Armed Conflicts , Emigrants and Immigrants , Pregnancy Outcome , Cesarean Section , Emigration and Immigration , Female , Humans , Infant, Newborn , Pregnancy , Pregnancy Outcome/epidemiology , Pregnancy Outcome/ethnology , Reproducibility of Results
9.
BMC Public Health ; 22(1): 575, 2022 03 23.
Article in English | MEDLINE | ID: covidwho-1759730

ABSTRACT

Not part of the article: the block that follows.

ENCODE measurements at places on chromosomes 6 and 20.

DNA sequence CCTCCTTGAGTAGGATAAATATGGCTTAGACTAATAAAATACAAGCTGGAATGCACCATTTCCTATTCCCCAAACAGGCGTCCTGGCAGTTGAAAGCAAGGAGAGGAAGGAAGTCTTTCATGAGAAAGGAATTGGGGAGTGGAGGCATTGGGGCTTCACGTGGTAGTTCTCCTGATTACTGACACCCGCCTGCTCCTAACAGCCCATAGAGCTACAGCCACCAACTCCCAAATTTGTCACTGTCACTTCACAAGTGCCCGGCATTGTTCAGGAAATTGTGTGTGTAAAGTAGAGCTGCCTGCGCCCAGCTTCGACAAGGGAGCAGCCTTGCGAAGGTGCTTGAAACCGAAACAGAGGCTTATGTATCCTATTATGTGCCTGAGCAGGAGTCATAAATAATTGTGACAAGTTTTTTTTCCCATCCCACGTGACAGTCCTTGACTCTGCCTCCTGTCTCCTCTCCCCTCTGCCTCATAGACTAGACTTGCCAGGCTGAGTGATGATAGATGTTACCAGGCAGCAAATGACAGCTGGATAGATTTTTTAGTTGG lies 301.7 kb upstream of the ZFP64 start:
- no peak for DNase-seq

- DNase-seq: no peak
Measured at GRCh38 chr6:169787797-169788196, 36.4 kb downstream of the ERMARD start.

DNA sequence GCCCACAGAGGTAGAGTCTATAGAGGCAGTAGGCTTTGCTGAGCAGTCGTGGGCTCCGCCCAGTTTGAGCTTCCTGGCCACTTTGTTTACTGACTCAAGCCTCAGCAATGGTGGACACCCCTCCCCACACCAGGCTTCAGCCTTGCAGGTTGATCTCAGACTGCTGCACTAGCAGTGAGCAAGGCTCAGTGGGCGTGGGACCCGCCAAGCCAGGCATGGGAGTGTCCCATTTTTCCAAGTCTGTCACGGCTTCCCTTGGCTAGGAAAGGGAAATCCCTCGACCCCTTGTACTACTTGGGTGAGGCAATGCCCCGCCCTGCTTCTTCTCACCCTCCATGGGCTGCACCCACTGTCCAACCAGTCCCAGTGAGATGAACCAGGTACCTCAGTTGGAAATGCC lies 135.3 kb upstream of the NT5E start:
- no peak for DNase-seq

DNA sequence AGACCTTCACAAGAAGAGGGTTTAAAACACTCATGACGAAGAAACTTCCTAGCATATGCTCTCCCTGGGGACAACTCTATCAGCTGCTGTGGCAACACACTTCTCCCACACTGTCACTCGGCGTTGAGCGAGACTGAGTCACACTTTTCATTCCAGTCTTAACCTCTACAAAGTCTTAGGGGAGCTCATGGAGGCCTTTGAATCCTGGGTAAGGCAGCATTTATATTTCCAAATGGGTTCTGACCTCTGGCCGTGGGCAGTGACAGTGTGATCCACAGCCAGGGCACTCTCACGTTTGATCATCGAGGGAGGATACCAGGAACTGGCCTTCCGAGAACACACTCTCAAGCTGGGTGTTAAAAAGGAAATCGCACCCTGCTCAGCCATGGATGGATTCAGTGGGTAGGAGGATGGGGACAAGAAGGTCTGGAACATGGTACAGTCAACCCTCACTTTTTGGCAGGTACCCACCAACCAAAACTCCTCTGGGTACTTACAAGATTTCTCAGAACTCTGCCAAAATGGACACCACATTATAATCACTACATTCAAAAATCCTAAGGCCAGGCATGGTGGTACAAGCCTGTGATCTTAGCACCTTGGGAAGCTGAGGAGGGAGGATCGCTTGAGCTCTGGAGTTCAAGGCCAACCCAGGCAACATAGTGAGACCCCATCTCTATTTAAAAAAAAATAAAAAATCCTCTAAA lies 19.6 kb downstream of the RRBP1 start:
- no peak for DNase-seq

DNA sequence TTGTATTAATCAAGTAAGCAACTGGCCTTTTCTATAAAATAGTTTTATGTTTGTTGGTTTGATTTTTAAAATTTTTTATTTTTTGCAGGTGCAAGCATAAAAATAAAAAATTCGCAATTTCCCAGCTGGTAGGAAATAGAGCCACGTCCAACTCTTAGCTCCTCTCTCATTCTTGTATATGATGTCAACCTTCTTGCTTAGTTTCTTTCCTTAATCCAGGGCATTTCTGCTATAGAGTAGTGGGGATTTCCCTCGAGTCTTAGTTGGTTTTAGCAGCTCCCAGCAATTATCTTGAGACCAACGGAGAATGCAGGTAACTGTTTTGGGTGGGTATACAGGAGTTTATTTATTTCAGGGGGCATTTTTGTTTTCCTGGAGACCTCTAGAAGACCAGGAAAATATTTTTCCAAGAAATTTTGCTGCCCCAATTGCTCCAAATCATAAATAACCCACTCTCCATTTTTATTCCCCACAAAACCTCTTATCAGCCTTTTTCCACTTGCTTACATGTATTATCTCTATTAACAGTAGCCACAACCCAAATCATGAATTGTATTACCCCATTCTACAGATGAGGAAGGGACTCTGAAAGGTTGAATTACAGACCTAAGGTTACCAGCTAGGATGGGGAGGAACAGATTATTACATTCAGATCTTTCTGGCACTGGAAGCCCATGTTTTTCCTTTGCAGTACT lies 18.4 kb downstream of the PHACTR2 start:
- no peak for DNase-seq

BACKGROUND: In the past decade, the U.S. immigration detention system regularly detained more than 30,000 people per day; in 2019 prior to the pandemic, the daily detention population exceeded 52,000 people. Inhumane detention conditions have been documented by internal government watchdogs, and news media and human rights groups who have observed over-crowding, poor hygiene and sanitation and poor and delayed medical care, as well as verbal, physical and sexual abuse. METHODS: This study surveyed health professionals across the United States who had provided care for immigrants who were recently released from immigration detention to assess clinician perceptions about the adverse health impact of immigration detention on migrant populations based on real-life clinical encounters. There were 150 survey responses, of which 85 clinicians observed medical conditions attributed to detention. RESULTS: These 85 clinicians reported seeing a combined estimate of 1300 patients with a medical issue related to their time in detention, including patients with delayed access to medical care or medicine in detention, patients with new or acute health conditions such as infection and injury attributed to detention, and patients with worsened chronic or special needs conditions. Clinicians also provided details regarding sentinel cases, categorized into the following themes: Pregnant women, Children, Mentally Ill, COVID-19, and Other serious health issue. CONCLUSIONS: This is the first survey, to our knowledge, of health care professionals treating individuals upon release from detention. Due to the lack of transparency by federal entities and limited access to detainees, this survey serves as a source of credible information about conditions experienced within immigration detention facilities and is a means of corroborating immigrant testimonials and media reports. These findings can help inform policy discussions regarding systematic changes to the delivery of healthcare in detention, quality assurance and transparent reporting.